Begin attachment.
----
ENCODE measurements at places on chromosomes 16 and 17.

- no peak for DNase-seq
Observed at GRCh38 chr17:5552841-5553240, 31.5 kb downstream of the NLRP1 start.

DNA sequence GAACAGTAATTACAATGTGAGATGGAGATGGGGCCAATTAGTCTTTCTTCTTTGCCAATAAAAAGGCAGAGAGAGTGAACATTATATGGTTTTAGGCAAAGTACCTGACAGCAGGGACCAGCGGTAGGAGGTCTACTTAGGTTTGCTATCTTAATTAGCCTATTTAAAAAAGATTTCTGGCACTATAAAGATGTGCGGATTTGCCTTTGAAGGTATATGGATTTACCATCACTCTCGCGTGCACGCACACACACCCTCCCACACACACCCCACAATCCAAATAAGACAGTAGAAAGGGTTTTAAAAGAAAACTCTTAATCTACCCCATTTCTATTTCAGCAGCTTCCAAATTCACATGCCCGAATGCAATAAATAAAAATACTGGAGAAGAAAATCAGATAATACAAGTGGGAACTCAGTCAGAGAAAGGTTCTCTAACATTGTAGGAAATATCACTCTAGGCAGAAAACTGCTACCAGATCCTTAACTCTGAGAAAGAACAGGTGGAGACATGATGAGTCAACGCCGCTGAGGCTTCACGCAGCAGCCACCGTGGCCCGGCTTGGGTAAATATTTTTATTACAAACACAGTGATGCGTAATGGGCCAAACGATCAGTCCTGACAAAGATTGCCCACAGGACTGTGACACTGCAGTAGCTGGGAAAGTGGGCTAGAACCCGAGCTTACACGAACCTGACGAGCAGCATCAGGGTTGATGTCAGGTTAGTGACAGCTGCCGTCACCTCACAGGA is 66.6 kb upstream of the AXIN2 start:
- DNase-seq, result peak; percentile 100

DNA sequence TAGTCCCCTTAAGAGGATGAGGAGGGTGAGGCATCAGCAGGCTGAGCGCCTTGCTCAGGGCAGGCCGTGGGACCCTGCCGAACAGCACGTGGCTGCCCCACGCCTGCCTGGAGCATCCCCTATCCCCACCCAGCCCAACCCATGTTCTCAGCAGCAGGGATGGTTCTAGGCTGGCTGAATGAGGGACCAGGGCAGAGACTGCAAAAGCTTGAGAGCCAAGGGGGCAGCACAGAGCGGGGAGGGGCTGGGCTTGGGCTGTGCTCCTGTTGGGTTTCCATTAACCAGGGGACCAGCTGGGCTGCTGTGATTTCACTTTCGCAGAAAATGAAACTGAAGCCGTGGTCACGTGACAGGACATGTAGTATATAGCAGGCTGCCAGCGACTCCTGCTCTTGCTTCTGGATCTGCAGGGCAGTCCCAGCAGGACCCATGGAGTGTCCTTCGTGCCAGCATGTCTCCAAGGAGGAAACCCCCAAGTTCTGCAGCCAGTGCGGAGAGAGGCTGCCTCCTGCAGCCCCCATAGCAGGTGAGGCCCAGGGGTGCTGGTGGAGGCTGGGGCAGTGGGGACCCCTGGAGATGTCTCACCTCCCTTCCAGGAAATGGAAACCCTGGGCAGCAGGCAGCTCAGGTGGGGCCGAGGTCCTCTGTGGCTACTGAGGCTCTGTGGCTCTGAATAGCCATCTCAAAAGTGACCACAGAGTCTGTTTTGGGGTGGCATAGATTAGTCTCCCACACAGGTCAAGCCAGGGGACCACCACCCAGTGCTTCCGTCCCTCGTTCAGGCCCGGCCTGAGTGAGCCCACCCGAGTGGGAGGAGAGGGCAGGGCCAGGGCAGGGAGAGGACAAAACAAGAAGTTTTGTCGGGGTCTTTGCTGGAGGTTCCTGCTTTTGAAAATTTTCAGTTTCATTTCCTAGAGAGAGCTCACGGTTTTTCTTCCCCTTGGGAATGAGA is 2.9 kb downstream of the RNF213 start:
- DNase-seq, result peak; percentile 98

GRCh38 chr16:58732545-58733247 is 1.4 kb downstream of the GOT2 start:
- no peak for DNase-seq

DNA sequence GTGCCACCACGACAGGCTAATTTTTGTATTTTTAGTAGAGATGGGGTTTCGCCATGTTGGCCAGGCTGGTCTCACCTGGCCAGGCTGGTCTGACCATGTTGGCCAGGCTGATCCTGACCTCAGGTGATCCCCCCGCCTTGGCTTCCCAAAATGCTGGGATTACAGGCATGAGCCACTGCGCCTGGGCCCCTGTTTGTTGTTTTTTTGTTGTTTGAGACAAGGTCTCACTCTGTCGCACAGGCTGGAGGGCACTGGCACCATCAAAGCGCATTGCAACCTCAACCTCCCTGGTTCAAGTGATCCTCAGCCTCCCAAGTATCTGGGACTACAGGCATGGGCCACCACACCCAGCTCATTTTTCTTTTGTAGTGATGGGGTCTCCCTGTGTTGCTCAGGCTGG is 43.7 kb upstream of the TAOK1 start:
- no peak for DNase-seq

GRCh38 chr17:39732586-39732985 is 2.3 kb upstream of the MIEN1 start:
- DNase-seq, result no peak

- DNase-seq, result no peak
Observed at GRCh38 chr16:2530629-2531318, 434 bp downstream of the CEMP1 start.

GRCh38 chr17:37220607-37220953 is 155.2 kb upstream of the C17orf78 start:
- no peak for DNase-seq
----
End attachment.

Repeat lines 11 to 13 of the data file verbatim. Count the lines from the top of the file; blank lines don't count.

- no peak for DNase-seq

GRCh38 chr17:39732586-39732985 is 2.3 kb upstream of the MIEN1 start:
- DNase-seq, result no peak